Missing Ugandan Olympic Weightlifter Found

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TOKYO – A man who introduces himself as a Ugandan weightlifter disappeared After leaving his hotel room at a training camp in Osaka, Japan last week, he was found by police in a town about 100 miles away. In a statement from the Ugandan government, it was stated that the man was a missing athlete.

The man, identified as Julius Ssekitoleko, 20, a weightlifter who did not qualify for his country’s Olympic squad and was originally scheduled to fly to Uganda on Tuesday, was found with stones at an acquaintance’s home in Yokkaichi City, Mie prefecture. ID.

Mr. Ssekitoleko was found missing from his hotel room on Friday after failing to show up for a daily coronavirus test in Izumisano. He left a note stating that he wanted to work in Japan. The police have been looking for him ever since.

Naoki Fukuyama, an official with the Osaka prefectural police department, said police had consulted with the Ugandan embassy on where to turn him over. Eight other teammates, who also train at Izumisano, moved to the Olympic Village on Monday.

in a statement published at excitementThe Ugandan Embassy in Tokyo said it was working with Japanese authorities to ensure the “safe and secure” return of Mr Ssekitoleko to Uganda early Wednesday.

“Any issues related to his alleged escape from the mission he was flying to perform in Japan and his disappearance from training camp will be appropriately addressed on his return to Uganda,” the statement said.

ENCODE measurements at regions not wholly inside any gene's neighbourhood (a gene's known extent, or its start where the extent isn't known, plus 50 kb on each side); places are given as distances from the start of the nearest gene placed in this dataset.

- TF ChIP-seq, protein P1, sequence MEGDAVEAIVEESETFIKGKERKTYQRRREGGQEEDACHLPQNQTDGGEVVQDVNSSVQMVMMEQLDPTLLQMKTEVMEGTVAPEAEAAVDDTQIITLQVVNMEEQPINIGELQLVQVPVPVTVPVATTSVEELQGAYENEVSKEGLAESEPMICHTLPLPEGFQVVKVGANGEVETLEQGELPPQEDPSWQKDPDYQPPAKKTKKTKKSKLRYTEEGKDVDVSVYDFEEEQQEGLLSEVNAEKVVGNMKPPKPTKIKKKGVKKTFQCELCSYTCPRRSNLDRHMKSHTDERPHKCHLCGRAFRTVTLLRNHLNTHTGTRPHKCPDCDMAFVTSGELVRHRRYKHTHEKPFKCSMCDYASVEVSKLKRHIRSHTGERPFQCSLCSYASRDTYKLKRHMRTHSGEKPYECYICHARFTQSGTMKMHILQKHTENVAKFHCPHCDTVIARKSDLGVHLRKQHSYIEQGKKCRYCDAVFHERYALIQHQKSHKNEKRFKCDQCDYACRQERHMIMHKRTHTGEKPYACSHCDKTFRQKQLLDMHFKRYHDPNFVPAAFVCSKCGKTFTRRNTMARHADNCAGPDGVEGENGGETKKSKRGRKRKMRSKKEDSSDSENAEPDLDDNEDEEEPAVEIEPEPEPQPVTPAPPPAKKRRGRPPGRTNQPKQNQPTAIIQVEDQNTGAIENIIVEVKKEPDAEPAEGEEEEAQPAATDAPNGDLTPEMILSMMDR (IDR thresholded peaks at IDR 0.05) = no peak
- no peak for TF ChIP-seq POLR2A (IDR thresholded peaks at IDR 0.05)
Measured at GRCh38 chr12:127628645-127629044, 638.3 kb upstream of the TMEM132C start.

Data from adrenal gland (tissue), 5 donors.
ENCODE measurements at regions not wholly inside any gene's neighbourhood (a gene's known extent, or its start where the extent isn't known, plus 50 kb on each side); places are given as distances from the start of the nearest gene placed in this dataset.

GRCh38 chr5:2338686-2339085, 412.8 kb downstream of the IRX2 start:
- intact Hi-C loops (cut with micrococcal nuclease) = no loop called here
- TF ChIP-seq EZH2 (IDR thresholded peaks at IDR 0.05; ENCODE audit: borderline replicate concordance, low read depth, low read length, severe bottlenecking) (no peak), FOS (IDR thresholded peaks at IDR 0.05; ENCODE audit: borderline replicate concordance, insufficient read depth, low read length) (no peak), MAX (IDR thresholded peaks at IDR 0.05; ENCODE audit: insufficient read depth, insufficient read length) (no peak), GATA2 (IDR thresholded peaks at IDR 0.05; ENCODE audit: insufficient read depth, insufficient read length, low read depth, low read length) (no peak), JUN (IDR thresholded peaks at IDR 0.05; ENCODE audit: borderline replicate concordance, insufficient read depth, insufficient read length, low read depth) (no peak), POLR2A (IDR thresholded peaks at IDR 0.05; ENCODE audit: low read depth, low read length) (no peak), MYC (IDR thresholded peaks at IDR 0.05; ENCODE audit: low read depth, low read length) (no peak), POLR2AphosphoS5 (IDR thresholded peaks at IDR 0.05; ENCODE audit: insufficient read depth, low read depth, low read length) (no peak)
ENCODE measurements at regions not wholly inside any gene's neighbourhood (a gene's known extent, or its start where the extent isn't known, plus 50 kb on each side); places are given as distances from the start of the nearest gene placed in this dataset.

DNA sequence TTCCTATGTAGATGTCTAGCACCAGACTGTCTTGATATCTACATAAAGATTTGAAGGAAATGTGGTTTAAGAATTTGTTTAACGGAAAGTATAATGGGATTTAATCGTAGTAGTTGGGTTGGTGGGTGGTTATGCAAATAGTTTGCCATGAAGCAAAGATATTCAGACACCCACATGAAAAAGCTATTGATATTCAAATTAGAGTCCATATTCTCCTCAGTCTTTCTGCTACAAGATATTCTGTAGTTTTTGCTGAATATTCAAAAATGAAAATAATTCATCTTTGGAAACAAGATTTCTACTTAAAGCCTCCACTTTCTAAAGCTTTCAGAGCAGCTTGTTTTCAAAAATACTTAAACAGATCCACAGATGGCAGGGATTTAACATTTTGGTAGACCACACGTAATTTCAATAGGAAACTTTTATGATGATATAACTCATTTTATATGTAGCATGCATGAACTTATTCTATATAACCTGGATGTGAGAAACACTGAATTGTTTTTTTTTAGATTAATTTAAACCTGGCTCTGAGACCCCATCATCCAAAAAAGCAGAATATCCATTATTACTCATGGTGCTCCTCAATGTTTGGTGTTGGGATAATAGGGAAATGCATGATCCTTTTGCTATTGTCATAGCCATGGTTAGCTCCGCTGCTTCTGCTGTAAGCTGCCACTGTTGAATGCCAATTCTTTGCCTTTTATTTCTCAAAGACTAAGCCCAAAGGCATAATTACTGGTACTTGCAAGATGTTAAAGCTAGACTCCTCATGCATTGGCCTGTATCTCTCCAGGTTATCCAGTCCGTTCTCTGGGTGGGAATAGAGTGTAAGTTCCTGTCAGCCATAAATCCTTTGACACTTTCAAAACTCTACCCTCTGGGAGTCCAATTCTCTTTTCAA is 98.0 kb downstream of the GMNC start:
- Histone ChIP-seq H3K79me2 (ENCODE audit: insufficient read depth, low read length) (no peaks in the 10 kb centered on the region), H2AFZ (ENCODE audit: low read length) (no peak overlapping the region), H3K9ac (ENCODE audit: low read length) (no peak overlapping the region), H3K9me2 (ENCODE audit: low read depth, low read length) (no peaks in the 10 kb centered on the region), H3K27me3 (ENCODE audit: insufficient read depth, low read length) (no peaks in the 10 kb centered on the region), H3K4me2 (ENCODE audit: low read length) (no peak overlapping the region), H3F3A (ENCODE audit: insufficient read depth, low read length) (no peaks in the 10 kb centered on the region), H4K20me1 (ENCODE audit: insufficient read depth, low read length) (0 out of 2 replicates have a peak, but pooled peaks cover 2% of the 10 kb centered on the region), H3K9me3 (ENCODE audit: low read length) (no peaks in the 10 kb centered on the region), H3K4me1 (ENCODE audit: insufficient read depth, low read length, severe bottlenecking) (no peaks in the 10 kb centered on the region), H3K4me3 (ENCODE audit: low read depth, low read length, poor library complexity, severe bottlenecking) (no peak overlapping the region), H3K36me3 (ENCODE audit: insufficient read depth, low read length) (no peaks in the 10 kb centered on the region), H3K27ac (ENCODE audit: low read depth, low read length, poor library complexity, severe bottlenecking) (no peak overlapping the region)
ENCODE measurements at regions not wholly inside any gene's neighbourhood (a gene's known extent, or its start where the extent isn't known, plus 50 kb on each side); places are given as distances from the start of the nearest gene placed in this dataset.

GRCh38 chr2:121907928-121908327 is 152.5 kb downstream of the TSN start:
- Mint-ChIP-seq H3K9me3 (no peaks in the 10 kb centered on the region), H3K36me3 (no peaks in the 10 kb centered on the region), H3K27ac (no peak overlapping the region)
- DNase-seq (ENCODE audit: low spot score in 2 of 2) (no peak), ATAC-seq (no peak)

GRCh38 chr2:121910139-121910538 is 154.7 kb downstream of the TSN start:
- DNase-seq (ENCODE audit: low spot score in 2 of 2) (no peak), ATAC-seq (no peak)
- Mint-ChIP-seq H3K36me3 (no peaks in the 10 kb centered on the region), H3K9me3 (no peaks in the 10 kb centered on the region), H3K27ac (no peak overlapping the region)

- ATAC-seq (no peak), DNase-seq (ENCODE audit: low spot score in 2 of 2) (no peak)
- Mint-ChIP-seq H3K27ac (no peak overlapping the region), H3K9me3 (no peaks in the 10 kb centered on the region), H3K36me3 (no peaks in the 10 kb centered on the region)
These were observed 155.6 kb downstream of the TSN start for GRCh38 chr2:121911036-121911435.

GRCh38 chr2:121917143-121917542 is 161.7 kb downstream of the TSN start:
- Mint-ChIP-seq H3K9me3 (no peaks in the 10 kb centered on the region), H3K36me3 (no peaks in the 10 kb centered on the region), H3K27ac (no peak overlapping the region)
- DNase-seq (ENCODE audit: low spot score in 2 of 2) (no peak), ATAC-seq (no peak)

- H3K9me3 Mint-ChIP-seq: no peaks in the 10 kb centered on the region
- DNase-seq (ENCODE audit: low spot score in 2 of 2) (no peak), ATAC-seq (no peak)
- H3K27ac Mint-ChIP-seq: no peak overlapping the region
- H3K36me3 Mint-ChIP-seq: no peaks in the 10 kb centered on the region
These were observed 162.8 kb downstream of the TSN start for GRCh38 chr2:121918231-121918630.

in Kampala, Okello Oryem, a junior minister in Uganda’s Ministry of Foreign Affairs, described Mr Ssekitoleko as a “traitor”.

“This behavior and behavior is treacherous,” Mr Oryem told reporters after meeting with the Japanese ambassador in Kampala.

According to Mr. Fukuyama, police had tracked Mr. Ssekitoleko on a security camera while he was taking the bullet train from Osaka to Nagoya, where he met another man and drove to Gifu in central Japan.

Police officers visited this man’s home, where they said Mr. Ssekitoleko had moved to another home in Yokkaichi, where police found him on Tuesday afternoon.

β€œHe may be a hero in his country, but he felt it was difficult to come back to the country as he learned that he could not compete at the Games,” said Mr. Fukuyama. He must have hoped to win and bring the gold medal back to his country. I’m sorry for him. I am relieved that he has been found and while many citizens are worried, I want to hand him over as soon as possible.”

Last month, a coach and an athlete with the Ugandan Olympic delegation tested positive for coronavirus after arriving in Japan. It was unclear whether Mr. Ssekitoleko was one of them.

“He’s not a criminal,” said Mr. Fukuyama. “Despite violating Olympic rules, he has no problem doing anything because his visa is valid.”

Musinguzi Blanshe contributed to news from Kampala, Uganda.



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